A Short Guide to World Tea Brewing
What is the best way to make tea? A simple question, but one with a myriad of answers. The traditional American experience, of course, requires a tea bag and a steaming mug of hot water. Steep until you can taste it, and it’s ready to sip. But throughout the ages, the art of making tea has transformed from one process into another, splintering with custom to give us multitudes of ways. In much of China, the method prevalent is called gongfu. It involves placing a large clump of loose leaves into a small pot made of porous clay, called yixing, and steeping quickly and several times. In this way, Gongfu produces progressive steepings, each a little different from the last.
In Japan, there is a tradition of using a powdered tea called matcha. Matcha powder is made by finely grinding very fresh and high quality Japanese green tea leaves. In preparation, water is heated in a cast iron pot called a tetsubin, then frothed into a small bowl by a server using a bamboo whisk. A Japanese tea ceremony consists of several other steps, one of which is turning the cup several times to pay homage to the provider of the cup and the tea, a custom as functional as it is honorable, as matcha tends to settle quickly if the cup is not kept moving.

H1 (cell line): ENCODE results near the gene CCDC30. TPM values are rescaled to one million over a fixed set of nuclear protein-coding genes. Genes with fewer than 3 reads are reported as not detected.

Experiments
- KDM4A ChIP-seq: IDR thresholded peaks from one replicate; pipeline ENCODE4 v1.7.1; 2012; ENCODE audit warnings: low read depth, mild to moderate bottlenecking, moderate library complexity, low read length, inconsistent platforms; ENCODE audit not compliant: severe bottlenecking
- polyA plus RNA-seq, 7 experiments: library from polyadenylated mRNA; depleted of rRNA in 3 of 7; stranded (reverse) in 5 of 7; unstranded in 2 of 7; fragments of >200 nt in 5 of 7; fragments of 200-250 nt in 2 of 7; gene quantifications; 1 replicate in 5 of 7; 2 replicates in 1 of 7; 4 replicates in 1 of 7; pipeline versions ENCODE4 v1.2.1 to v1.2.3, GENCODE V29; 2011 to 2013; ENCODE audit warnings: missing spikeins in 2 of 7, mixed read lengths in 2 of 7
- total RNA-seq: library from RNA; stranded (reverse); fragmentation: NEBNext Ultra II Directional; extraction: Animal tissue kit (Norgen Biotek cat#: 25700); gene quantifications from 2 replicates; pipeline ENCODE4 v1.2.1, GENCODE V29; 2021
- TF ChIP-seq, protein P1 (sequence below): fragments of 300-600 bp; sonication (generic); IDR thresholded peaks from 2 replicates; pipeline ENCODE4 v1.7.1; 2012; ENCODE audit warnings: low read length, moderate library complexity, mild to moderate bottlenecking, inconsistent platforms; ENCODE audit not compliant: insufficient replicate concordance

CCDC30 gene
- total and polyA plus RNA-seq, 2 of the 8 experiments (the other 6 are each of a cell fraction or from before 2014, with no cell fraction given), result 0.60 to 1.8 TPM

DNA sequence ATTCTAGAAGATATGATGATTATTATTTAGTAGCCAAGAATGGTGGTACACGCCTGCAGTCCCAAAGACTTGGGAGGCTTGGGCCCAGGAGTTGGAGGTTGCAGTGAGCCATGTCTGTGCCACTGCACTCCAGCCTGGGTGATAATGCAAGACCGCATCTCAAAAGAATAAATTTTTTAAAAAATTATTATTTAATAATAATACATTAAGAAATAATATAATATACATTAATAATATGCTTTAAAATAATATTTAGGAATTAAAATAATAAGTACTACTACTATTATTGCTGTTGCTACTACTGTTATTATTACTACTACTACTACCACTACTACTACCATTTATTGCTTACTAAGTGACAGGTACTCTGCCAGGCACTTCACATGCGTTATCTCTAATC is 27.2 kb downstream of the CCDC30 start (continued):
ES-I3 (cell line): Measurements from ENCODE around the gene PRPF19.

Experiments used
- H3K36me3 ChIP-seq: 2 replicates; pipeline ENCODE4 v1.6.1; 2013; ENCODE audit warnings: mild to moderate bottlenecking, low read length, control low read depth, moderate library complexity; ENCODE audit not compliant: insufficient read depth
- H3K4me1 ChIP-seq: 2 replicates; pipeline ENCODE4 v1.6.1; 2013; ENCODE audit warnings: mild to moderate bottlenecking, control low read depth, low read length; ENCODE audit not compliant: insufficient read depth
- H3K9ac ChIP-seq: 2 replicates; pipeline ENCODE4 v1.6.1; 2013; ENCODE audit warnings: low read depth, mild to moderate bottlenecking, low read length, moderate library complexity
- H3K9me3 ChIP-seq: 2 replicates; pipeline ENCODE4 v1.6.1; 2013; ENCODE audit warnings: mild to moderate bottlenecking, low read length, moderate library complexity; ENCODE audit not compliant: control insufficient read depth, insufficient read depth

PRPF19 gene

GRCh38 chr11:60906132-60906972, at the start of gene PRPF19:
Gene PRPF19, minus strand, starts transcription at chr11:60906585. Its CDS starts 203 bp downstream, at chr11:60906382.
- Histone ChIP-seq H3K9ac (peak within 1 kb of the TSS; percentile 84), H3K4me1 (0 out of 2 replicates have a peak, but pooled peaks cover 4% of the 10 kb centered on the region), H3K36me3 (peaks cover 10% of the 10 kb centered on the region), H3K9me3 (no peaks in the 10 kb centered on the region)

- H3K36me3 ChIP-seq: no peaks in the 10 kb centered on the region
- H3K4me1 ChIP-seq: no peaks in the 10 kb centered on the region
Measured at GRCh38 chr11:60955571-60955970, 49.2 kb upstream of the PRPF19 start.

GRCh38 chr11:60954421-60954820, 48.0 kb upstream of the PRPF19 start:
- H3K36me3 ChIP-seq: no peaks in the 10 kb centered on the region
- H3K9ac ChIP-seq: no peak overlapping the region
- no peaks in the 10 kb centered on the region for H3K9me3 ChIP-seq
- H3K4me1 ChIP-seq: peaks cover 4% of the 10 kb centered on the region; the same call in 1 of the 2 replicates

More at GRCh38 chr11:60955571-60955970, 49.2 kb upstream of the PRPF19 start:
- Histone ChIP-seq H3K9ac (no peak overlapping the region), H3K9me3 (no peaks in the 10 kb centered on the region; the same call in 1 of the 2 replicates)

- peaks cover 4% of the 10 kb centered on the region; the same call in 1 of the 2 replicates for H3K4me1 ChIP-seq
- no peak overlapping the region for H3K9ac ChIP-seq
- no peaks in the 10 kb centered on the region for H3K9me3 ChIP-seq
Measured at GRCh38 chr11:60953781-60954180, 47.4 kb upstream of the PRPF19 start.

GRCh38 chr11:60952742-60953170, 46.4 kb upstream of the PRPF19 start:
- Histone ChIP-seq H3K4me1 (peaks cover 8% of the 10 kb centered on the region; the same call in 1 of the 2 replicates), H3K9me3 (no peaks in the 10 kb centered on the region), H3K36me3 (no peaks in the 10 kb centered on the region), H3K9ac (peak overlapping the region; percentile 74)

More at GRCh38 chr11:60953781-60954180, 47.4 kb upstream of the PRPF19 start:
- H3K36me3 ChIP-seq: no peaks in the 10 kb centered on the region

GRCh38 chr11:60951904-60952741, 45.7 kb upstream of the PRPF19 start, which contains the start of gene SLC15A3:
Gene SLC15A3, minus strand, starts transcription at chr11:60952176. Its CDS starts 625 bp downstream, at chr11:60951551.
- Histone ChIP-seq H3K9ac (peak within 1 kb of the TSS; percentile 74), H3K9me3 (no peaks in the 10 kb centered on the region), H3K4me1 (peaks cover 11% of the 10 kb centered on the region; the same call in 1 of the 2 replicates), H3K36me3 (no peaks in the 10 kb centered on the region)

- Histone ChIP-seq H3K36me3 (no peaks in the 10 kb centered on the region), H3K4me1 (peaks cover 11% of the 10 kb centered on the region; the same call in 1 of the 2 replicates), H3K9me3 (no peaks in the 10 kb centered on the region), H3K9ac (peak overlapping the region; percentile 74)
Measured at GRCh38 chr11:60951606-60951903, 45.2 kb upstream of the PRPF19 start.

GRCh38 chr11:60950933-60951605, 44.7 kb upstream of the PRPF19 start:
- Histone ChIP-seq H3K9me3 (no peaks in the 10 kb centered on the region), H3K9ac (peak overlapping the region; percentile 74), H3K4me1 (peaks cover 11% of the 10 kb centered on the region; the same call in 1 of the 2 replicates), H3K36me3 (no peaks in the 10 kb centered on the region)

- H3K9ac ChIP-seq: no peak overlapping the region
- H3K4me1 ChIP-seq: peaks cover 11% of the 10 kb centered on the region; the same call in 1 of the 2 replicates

Chai is known by Americans for the latte syrup used at many coffee houses, which is most commonly combined with frothed milk. The term chai comes from India, where chai means, literally, tea. It has come to be understood in a wider sense as the preparation method of Indian black tea with cinnamon, clove, ginger, black peppercorn, and cardamom. Traditionally, this tea blend is prepared over a stove with slowly stirred milk and honey, then poured through a strainer.
From the preparation of Russia Kombucha, a fermented beverage with a small alcoholic content, to the multiple pots of Turkish tea, to Tibetan tea thickened with yak butter, we live in a world of many beverages, many tastes and customs, of one simple leaf.